ErinCraig's Travel Journals


  • 33 years old
  • From Idaho, United States
  • Currently in Idaho, United States

Erin's adventures in Ghana

Many people have asked how they call follow my experience in Ghana. I'm hoping this blog will be a good way for everyone to read about my journey.

Feeling a bit guilty....

Ghana Cape Coast, Ghana  |  Sep 18, 2012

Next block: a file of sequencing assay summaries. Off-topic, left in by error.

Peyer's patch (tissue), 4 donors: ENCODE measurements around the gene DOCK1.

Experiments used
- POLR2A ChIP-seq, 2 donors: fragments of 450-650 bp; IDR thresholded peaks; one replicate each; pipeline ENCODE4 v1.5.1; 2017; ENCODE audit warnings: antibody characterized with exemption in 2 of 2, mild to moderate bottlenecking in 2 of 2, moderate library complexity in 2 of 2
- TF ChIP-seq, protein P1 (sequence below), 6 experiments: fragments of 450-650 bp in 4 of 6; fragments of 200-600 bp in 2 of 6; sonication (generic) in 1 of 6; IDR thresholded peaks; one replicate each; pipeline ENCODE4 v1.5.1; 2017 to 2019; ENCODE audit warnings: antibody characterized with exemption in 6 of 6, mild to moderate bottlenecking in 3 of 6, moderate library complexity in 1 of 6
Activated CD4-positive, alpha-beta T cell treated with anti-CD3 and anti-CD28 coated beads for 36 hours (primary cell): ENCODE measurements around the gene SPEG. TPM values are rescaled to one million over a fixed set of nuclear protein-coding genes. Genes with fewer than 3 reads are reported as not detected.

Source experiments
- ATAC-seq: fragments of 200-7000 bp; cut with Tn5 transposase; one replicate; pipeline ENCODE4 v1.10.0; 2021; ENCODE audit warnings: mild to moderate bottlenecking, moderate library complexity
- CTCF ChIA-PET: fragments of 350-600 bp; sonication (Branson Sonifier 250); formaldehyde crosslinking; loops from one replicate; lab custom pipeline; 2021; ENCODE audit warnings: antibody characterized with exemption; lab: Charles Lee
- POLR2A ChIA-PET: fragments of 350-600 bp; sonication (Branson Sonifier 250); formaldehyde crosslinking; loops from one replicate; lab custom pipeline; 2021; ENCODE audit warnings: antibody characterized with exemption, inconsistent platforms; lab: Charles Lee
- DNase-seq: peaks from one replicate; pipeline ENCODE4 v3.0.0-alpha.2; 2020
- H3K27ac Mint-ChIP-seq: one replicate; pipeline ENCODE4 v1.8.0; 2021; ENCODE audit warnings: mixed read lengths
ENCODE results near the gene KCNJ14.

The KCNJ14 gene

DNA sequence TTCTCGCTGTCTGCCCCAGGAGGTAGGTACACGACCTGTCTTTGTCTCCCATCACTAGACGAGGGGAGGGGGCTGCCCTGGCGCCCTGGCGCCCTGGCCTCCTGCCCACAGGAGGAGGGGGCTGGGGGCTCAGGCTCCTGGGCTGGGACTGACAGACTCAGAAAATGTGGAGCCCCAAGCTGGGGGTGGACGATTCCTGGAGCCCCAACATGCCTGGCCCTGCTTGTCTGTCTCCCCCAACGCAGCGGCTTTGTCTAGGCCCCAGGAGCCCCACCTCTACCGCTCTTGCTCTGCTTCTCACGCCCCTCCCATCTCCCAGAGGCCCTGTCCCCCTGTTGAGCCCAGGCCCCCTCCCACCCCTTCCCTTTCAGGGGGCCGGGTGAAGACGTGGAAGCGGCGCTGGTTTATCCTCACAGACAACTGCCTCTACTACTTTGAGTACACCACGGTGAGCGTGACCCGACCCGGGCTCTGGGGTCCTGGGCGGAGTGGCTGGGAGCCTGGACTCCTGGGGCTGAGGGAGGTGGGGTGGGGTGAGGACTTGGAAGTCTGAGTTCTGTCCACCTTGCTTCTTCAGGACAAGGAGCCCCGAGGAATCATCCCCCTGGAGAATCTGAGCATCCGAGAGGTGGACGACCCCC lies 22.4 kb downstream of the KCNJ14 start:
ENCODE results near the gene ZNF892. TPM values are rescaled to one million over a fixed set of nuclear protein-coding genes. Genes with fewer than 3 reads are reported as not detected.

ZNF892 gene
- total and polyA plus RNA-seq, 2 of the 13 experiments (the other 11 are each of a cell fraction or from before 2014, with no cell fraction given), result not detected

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Pure relaxating...and a bit of a tease! That pretty much sums up my weekend at Adomabo Beach Resort. It is absolutely gorgeous here! Its definitely a tease. I think being here has made all of us a bit homesick. It feels like we are worlds away from our projects and our homestays. We have been eating delicious (very westernized) food, staying in cute little huts, enjoying the sandy beaches and last but certainly not least, we have been enjoying VERY hot showers! My first one in over 2 weeks and I definitely did not want to get out. It felt pretty amazing! We also enjoyed a movie night. All 6 of us, crammed into our queen size bed, watching "Think like a man" on my Ipad. It was pretty awesome :)I have been feeling a bit guilty about the way my blogs might be coming off.I feel like I need to give an explanation as to why most of my blogs might sound like I'm here on vacation and not really meeting any of my goals with the school and orphanage. I am having a really great time most of the time. I don't like to write about my frustrations, insecurities and struggles because I'm putting this blog out for all to read. I am not only representing myself, but I am writing on behalf of ProWorld. For this reason, I have chosen not to write about some of my frustrations with my program. As you have probably read in previous blogs, my social life hasn't slowed down much since arriving in Ghana. I love staying busy, love going new places and love meeting new people. That definitely hasn't changed since leaving America. I wasn't really sure what I thought would change about that when I got here, but I have found that staying busy and meeting new people has given me even more opportunities to learn about that Ghanian culture. It's the little talks over dinner or the walks to work where I learn about the real Ghana. I get to have conversations about every day issues and struggles that Ghanians face.I have encountered many frustrations with my work at the school and the orphanage. The main struggles is not knowing my place or my role as a volunteer. I am expected to play many roles and many of them I feel completely lost in. For one, very few of the students speak english. The language barrier has been difficult. Second,  I have been working in various classroom, all different grade levels. Even within each class, the students are all across the board with where they are with their education. Not only are the students all across the board but VERY few of the students are able to afford the necessary materials to help them learn. Most of the students do not have the books and sometimes no one has the right book. That has been another frustration because they are putting us in classrooms, with no books or materials to teach from. It is extremely frustrating. Most classrooms have about 20-30 students. So, imagine arriving at school for the day, being shoved into a classroom with 30 students who speak very minimal english, you are told to teach a subject with no book, you have no idea where the students are in the book (when there is one), the students don't have pencils or paper to write down what you are attempting to teach from the chalk board, and by the end of it, everyone is just frustrated. This is why I have not written much about my program. I don't feel like I am helping them at all. I don't feel like I am doing what I thought I would be doing, and for that reason, I have had to adjust my thought process and realize that I can't have any expectations from this point on. On the up side, I have met some absolutely amazing children. They literally just hang on the volunteers. To me, they seem to be in need of attention, which I am more than happy to give them. I love getting to the school and having all the children run up to me. I love how they fight over who gets to sit on my lap, I love when they play with my hair, I love their sweet smiles. Almost daily, one or more of the students will be sick. They curl up on the benches and sleep. I love holding them when they don't feel well. It breaks my heart to see how sick they are and know that I can't make them feel better. I just know that when I'm feeing miserable, I want my mom to be holding me, so I hope that I am at least giving them a little love and comfort. I really enjoy working with the KG2 students. They are around 7 years old. For the most part, the students are pretty well behaved. I'm pretty sure they know that I won't cane them and therefore, they act up a bit more than the other classes. If they get too loud, another teacher will step in and they instantly start behaving. It is frustrating at times because of the language barrier. When I try to tell them not to do something or to sit down, they sometimes laugh and I can't understand what they are saying. I'm sure they are probably laughing about how there is not much I can do when they are acting up. I only have 2 weeks left at the school. I'm feeling very pressed for time. I want to contribute something! I have made a list of different things that are needed at the school. I have received my project money so I can start doing a little shopping. One thing that the school could really use is some large trashcans. There is trash EVERYWHERE. The majority of people just throw their trash on the ground here. I think myself and another volunteer are going to have a clean up day at the school once I get the large trashcans. We are going to do a little lesson on recycling and what can be recycled and what needs to be burned. Hopefully we will make it fun for them and they will want to to continue keeping their school clean. I have also requested a list of books that the school needs so hopefully we can at least make sure they have one hard copy of all the books the school uses so that with future volunteers they will be able to better assist the students. I'd also like to get some educational posters to hang up on the walls. Probably just some simple alphabet ones and some counting ones. The school is in need of chalk, pencils, paper and sharpeners so I will be using some of that money for that as well. I am also doing my research on a program for the parents. I am not sure when I will be presenting the information or if it will even be a formal program. The director said that it might just be very casual. The parents will come up to the school and meet with me if they want information. Again, I'm concerned with the language barrier. I thought about getting something printed so I can give it to them, but many of the parents do not read and if they do, most likely not in english. I haven't even completely figured out what it is that i want to educate them on. I've written down a few ideas. It will most likely be around basic safety, like road safety, fire safety and drinking clean water. I need to talk to Nana about some other ideas or other safety concerns that might be good to discuss with the parents. I also wanted to do a piece on positive reinforcement and work with them on how to establish alternative ways to help with behavior modification. I just really hate the way the children are punished here. I'd really love to do some work with parents/ teachers about other ways to get children to behave better. I am just so limited with time. I'm not sure I will get everything accomplished that I want. I figure I can at least run the ideas by them and then if someone is interested then maybe they will want to continue it once I am gone. It doesn't hurt to try, right?!I hope that I've explained myself a little better. I am having a great time here in Ghana, but it has definitely been harder in some ways that I imagined. I feel like the first two weeks were the "honeymoon" stage and now it is reality that I will be living here for another month and a half. I know that I can do it and I will embrace every obstacle. I am learning so much here and I know that it is only going to get better. I choose to write about the really good times I'm having because it keeps my mindset positive. No one wants to read about how difficult it is when the electricity goes out multiple times a week or how the majority of the mornings we don't have water. No one wants to hear me complaining about how I eat the same food almost every single day. At least I'm eating, which is better than a lot of people here in Ghana. No one wants to hear about how the smells of the sewers upset my stomach or how I get so car sick on the way to Sankofa that I nearly feel like I'm going to vomit until about 2PM daily. No one wants to hear about how many times I've been ripped off buying clothes or getting taxis because I can't speak the language and people take advantage of foreign people like crazy here. I have chosen not to write about that because I don't want to give the wrong impression of Ghana or the people here. The truth is, every day gets a little better, I learn something new and I get a little smarter. The truth is, I have already met some lifelong friends, have visited some absolutely gorgeous places and I have began a journey for ME. The truth is, there is no one else in the world I would rather is working out just the way it's supposed to. So....thank you so much for the support. I hope that I have not let anyone down and I hope that I can leave a little bit of me with the people in Ghana. No expectations from here out....I'm living for the moment and learning to be thankful for every situation.Love and miss you all! XOXO! Your sweet messages are helping me so much. Thank you for believing in me and thank you for the continuous support.